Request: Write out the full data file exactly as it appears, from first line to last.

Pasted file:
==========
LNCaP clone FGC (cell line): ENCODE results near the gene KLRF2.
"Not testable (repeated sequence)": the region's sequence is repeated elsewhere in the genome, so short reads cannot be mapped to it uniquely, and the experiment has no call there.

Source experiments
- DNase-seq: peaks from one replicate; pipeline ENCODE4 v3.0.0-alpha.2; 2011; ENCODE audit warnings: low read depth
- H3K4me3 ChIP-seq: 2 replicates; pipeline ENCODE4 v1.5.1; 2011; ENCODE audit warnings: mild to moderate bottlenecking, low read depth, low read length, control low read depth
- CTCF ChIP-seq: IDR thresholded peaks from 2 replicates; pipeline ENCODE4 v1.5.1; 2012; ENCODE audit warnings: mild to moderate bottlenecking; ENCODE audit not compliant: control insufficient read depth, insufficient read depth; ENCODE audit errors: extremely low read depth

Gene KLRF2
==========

LNCaP clone FGC (cell line): ENCODE results near the gene KLRF2.
"Not testable (repeated sequence)": the region's sequence is repeated elsewhere in the genome, so short reads cannot be mapped to it uniquely, and the experiment has no call there.

Source experiments
- DNase-seq: peaks from one replicate; pipeline ENCODE4 v3.0.0-alpha.2; 2011; ENCODE audit warnings: low read depth
- H3K4me3 ChIP-seq: 2 replicates; pipeline ENCODE4 v1.5.1; 2011; ENCODE audit warnings: mild to moderate bottlenecking, low read depth, low read length, control low read depth
- CTCF ChIP-seq: IDR thresholded peaks from 2 replicates; pipeline ENCODE4 v1.5.1; 2012; ENCODE audit warnings: mild to moderate bottlenecking; ENCODE audit not compliant: control insufficient read depth, insufficient read depth; ENCODE audit errors: extremely low read depth

Gene KLRF2